No, I don't really work that way myself. And so, for me, in this case, the books, the novel and the graphic novel, were my Bibles for understanding Manx and creating him. And then, in the beginning of the whole project, before we started shooting Season One, I started to take some time on my own and with a collaborator to do some movement work and to do some physical and vocal work to kind of figure out where Manx was as a result of and in the context of his psychology and frame of mind, right?
"What does this kind of existence do to someone's body?" was the question that I asked myself and started to explore in a movement studio for a couple of months before we started shooting Season One. So by the time I established that, when we started the show, that became the foundation for the choices I made that were consistent through Season Two.
While Manx and Vic have a bitter hatred of one another, they don't share the screen that often, making for more volatile interactions when you finally meet. Would you attempt to maintain that distance on set to amplify that tension we saw on screen?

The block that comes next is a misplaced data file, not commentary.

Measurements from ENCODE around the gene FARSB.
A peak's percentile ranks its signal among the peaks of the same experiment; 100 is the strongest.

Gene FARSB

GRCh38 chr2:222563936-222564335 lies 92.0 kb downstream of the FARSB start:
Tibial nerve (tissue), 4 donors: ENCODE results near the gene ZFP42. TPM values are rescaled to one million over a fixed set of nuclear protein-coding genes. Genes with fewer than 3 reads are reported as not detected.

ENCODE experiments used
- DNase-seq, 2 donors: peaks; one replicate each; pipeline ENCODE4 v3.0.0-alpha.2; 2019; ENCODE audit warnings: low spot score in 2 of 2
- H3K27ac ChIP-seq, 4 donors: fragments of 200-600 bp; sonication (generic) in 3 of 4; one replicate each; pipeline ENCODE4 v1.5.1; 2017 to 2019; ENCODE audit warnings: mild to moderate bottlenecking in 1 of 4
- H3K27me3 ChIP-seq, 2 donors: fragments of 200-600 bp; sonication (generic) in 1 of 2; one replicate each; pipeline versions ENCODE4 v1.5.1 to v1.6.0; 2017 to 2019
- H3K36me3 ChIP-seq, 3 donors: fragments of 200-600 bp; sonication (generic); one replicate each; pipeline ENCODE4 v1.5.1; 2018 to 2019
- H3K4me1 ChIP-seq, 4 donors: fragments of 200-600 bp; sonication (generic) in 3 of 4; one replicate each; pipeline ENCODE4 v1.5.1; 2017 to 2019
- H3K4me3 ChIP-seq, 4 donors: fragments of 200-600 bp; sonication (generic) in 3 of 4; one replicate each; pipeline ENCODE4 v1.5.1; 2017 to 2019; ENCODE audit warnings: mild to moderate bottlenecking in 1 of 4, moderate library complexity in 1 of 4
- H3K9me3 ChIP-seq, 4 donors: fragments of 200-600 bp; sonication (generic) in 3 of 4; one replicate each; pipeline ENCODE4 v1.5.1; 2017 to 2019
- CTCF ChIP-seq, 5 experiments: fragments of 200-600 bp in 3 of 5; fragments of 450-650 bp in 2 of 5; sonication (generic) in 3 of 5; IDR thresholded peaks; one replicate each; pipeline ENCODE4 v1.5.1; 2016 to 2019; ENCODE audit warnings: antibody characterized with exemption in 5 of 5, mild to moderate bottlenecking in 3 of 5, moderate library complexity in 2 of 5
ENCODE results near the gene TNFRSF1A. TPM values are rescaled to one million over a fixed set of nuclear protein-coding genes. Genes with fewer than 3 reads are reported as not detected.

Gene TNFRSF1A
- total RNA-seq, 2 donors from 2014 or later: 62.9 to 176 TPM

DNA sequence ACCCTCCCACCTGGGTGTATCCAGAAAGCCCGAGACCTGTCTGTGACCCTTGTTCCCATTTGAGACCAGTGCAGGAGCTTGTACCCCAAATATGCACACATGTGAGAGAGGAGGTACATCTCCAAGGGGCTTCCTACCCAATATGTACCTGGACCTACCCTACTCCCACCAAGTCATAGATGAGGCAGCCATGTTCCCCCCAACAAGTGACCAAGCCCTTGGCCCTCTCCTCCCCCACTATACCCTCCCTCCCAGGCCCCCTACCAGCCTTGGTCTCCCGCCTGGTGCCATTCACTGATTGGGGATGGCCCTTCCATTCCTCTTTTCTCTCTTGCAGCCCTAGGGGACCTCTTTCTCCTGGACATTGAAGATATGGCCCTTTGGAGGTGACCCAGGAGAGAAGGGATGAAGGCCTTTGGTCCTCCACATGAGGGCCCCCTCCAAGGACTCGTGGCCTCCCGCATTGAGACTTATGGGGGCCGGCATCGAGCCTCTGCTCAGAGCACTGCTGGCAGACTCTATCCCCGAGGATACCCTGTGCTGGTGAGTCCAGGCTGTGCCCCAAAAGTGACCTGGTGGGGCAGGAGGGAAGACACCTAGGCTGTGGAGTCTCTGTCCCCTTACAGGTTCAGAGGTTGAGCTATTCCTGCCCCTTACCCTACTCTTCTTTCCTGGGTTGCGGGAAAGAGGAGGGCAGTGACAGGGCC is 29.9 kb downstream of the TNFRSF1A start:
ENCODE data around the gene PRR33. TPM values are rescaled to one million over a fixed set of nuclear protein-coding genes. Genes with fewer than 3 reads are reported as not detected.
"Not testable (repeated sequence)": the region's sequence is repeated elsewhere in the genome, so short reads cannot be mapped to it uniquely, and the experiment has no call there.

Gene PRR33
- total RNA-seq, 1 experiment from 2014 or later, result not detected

No, I don't work like that. I guess under certain circumstances I've had moments where I need to really carry the energy of a scene over into real life but only for particular scenes, not like in whole projects. I'm not going to not talk to my co-star because we're enemies on the show. [Cummings] and I get along really well, I adore her. And this was Ashley's first really big job in the states on TV. She's done a lot of work in Australia and some other films and things, but this is a pretty big step for her and her career, so it was a real honor for me to get to witness that and participate in that and I wanted to support her in every way I could. So that was the nature of our relationship and just becoming friends. And I really enjoy her.